I am guilty of charging a premium when I sell them, but the market is the market, (I never twist anyones arm and force them to buy)
    they don't last long when I advertise a set or just one.
    #7
  8. PaulRS

    PaulRS Dutch fool

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    Why bother upgrading a marginal brake by adding another one?

    I'd get me a set of Brembo sliders, calipers, disks, or whatever comes along, dump the cable operated MC and fit a bar mounted one.
    And if it isn't a straight fit, you can always mix/match/machine to make it fit.

    BMW is like Lego for big boys. :deal

    Paul.
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  9. disston

    disston ShadeTreeExpert

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    I like the Lego analogy. But there is some difficulty with using the Brembo lowers. Then you have to use the later style dampers. Or something like that. I don't know. But usually when mixing parts you have to make more of a mixture than you wanted. I also like the idea of using a K bike front end on Airheads. I almost did that because I owned a K bike and I wanted to tear it up but I sold it instead. I hear you can even put a GSXR front end on an Airhead!

    I get enough braking out of a single ATE. I don't tail gate or charge into turns I don't know. I'm really a prettey sedate rider any more. So I guess it's just a matter of style or looks. It's very popular in the States to add a second caliper. Even if the ATE is marginal two of them must be better than one?

    I'm not kidding. I subscribe to a couple of motorcycle lists. Just a few. I see requests for the right fork leg about 4 times a year. On Ebay the whole front end goes for at least $250, usually higher. I think the last one I tracked a couple of weeks ago was almost $500. The right leg only is the only part needed if your single brakes, front end are good. Add another caliper, a MC or a line splitter. There are all kinds of theories about how to do this the proper way, a better way, a way that works.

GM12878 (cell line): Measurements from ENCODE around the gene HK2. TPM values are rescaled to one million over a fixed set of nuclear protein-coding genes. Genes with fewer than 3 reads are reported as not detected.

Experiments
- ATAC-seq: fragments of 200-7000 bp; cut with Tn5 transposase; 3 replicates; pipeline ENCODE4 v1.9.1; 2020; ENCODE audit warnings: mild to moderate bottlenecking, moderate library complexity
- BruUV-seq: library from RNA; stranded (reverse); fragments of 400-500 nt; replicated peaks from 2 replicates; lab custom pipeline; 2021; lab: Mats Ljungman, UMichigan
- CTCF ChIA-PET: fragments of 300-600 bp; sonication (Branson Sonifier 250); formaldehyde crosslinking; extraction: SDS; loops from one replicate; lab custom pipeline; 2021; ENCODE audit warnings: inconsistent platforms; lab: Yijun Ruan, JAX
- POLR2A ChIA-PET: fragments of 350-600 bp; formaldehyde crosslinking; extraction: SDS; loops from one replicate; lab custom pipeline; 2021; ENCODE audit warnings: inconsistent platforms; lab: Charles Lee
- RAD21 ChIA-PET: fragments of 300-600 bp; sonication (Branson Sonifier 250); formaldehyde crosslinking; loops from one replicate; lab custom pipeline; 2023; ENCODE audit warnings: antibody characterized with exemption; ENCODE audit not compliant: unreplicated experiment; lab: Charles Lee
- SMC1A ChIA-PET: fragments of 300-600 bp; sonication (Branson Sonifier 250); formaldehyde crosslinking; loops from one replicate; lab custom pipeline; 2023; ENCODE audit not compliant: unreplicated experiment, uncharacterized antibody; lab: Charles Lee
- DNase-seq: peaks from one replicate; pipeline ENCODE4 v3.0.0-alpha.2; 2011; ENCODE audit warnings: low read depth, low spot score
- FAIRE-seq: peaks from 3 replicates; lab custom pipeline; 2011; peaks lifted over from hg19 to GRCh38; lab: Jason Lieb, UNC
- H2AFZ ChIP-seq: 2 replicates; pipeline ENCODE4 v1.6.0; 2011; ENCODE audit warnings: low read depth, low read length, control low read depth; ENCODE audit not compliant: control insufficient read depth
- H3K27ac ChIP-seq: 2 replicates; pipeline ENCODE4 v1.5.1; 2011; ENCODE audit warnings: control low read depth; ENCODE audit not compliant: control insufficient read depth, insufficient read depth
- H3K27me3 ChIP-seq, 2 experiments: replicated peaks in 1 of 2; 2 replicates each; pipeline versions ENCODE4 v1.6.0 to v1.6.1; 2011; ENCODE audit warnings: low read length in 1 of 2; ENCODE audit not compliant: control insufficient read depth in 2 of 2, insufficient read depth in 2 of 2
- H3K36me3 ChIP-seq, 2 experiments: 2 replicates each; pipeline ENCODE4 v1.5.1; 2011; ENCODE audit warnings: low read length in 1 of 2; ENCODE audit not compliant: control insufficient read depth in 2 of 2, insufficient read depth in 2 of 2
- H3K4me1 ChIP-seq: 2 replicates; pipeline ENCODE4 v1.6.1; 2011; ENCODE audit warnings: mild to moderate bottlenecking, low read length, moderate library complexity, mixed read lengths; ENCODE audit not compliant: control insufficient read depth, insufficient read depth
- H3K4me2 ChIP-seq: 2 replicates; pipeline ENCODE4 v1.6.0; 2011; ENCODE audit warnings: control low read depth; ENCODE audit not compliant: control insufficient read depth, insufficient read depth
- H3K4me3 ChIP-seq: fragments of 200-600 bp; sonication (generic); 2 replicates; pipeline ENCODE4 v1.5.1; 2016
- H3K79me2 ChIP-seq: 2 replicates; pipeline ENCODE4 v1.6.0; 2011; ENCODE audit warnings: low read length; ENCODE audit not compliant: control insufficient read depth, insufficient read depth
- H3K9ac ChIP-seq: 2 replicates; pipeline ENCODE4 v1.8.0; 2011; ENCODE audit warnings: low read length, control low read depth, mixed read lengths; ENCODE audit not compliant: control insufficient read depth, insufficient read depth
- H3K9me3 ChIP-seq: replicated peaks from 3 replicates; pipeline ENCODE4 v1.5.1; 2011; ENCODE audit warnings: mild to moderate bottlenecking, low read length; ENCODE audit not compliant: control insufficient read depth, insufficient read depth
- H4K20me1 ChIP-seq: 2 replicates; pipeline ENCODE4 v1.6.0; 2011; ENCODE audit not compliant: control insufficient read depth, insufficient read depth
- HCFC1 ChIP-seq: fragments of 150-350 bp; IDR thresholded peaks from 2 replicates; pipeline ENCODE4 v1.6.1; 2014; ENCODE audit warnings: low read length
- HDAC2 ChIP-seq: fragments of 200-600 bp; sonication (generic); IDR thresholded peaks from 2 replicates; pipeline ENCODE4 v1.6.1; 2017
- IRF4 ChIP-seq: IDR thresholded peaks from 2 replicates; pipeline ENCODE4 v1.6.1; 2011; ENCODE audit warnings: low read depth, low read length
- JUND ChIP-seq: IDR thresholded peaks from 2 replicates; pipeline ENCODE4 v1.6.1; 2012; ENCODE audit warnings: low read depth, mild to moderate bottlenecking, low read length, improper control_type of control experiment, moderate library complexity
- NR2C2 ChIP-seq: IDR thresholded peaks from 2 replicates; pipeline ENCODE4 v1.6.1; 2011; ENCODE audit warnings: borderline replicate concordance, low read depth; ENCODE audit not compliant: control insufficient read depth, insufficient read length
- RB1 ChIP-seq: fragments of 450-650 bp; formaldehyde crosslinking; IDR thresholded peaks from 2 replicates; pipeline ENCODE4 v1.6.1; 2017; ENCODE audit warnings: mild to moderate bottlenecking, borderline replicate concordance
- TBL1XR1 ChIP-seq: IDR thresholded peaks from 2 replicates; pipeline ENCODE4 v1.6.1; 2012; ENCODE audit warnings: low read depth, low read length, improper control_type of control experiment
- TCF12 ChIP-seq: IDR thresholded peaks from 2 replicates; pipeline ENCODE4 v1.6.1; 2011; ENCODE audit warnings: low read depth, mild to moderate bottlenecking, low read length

So yeah. Don't throw away those extra left ATE legs. They can be made into right legs. Might not be the right time but I'll bet it's not far off. Doing a dozen or more is a good idea. I say make all the extras you can find into right legs. The buyer would have the left and he would get the other parts also.

    WW, I met a guy in Gaithersburg that had a shop selling mostly choppers. Some was resales but I think he was building them also. Not the fancy unridable type but the workingman faster Pan Heads and Knuckles. Is this the machinist you know? Forget his name. It was around Airpark somewhere.

    Charlie

    BTW, what machine, attachment, procedure is needed for building the flat area for the caliper? Is this the difficult part of the conversion?
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  10. Max Headroom

    Max Headroom lost in the '70s

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    ATE r/h fork legs are getting harder to find in my little corner of the globe too Charlie, so I took a similar approach.

    I took a l/h fork leg to a mate and got him to cut the tang off the r/h side of the caliper flange and weld it onto the l/h side, thereby duplicating the dimensions, function and appearance of the stock r/h fork leg. I simply dressed the welds with a Dremel and it's now indistinguishable from a genuine item IMHO.

    I haven't drilled the axle hole yet, and it's the bit I'm looking forward to least. I'd been thinking about making a jig to support the leg, to ensure correct (and repeatable) alignment, and have already begun making one. The urgency has now gone from completing this exercise though, as the owner of the bike which required it has since decided to take a different path.
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  11. disston

    disston ShadeTreeExpert

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    WOW! A Dremel Tool. I love low tech machining. I imagine the guys who built the first internal combustion engines making parts with a file by hand.

    I do realize the hole has to be round.A drill will probably not make a truly round hole so I don't know how to do this part either. It also has to be plumb? I think the edge is square so maybe just clamping it on a flat surface will square it?

    So square, round, straight, right size. But to what % .